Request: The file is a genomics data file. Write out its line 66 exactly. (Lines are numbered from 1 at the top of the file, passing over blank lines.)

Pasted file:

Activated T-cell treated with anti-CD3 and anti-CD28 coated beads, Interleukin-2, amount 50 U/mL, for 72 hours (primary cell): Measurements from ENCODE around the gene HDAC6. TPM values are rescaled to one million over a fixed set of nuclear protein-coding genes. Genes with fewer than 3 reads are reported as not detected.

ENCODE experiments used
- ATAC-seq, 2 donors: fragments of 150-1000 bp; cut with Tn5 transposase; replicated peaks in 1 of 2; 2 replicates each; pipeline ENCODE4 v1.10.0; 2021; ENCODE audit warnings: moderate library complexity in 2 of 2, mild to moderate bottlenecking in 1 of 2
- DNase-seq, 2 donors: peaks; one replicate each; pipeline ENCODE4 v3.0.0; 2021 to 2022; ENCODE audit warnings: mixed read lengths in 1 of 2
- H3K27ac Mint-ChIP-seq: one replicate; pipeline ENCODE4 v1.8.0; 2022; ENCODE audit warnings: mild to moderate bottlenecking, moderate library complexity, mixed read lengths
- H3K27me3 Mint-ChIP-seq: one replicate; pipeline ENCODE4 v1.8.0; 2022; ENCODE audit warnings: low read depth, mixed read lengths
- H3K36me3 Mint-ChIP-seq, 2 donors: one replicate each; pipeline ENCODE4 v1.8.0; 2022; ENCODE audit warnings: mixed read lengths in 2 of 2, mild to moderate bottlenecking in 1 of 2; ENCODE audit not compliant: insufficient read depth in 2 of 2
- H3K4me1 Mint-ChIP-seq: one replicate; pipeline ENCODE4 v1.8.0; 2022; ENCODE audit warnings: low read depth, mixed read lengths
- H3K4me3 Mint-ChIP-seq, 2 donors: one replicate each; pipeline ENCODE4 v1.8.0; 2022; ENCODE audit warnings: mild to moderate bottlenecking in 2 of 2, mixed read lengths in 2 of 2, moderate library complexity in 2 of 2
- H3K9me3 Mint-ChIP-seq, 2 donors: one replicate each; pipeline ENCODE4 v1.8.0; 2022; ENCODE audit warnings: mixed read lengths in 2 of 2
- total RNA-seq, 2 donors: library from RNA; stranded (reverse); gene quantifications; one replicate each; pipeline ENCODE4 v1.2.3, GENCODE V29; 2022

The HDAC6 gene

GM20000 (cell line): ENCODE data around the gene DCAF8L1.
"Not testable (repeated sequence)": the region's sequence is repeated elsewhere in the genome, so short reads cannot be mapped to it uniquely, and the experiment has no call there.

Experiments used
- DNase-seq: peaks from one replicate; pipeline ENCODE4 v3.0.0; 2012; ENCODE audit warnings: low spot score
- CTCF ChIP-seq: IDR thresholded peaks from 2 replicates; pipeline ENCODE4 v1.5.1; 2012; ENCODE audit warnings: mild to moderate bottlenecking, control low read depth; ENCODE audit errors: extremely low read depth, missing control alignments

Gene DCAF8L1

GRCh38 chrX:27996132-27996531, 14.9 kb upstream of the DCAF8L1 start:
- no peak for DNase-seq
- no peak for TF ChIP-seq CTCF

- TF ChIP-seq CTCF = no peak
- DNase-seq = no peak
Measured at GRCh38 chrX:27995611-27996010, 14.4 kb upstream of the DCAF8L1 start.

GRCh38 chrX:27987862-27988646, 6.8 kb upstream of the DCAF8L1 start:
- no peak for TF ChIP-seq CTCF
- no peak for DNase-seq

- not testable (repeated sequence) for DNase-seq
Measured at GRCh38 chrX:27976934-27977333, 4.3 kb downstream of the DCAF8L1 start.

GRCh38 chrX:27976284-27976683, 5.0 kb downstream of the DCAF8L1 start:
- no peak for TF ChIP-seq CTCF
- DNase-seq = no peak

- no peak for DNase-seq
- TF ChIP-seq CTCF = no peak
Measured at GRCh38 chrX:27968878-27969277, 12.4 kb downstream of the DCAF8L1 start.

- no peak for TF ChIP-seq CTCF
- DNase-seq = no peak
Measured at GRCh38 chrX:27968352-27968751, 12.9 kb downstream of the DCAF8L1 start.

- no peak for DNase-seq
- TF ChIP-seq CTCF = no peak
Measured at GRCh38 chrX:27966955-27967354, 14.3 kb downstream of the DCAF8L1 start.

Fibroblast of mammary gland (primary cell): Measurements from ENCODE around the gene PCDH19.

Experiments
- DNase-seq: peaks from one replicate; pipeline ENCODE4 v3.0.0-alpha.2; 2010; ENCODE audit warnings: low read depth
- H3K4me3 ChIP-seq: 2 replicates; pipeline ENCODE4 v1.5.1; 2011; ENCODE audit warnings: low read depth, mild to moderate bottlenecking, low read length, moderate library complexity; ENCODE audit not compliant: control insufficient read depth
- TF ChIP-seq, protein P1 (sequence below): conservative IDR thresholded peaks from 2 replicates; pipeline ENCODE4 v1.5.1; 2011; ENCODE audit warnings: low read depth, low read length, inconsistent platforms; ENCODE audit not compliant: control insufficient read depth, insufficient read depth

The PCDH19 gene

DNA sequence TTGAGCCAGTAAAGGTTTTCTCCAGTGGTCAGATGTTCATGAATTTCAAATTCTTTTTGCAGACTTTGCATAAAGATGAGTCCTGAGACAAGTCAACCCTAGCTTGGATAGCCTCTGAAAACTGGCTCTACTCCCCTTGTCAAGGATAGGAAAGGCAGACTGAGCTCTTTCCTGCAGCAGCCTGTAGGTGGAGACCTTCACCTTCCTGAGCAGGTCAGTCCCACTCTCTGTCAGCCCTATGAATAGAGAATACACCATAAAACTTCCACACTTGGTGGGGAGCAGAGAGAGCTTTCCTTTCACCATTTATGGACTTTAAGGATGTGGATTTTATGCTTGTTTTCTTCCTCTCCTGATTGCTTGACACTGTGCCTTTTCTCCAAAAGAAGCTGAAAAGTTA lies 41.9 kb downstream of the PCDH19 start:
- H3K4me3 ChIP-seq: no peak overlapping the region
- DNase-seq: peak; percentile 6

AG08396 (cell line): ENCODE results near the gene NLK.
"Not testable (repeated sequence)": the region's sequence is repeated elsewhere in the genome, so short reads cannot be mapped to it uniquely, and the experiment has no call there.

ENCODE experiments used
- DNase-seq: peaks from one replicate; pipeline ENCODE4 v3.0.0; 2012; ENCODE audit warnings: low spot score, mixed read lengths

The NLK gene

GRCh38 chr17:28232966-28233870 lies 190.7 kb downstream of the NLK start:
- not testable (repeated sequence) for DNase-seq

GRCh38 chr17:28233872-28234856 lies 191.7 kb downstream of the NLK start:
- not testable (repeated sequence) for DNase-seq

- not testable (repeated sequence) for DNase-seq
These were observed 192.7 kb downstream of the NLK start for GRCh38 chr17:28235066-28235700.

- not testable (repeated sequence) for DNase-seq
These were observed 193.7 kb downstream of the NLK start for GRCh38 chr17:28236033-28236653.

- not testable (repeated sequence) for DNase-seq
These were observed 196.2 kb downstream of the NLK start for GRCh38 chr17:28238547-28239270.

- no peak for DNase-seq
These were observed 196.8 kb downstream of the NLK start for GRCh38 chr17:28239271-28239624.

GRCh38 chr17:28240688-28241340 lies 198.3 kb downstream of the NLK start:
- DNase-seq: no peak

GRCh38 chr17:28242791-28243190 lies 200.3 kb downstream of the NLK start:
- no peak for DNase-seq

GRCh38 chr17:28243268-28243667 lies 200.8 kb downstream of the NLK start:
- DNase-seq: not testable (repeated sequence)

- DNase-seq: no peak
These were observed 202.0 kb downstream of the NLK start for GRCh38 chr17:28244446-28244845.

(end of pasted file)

- no peak for DNase-seq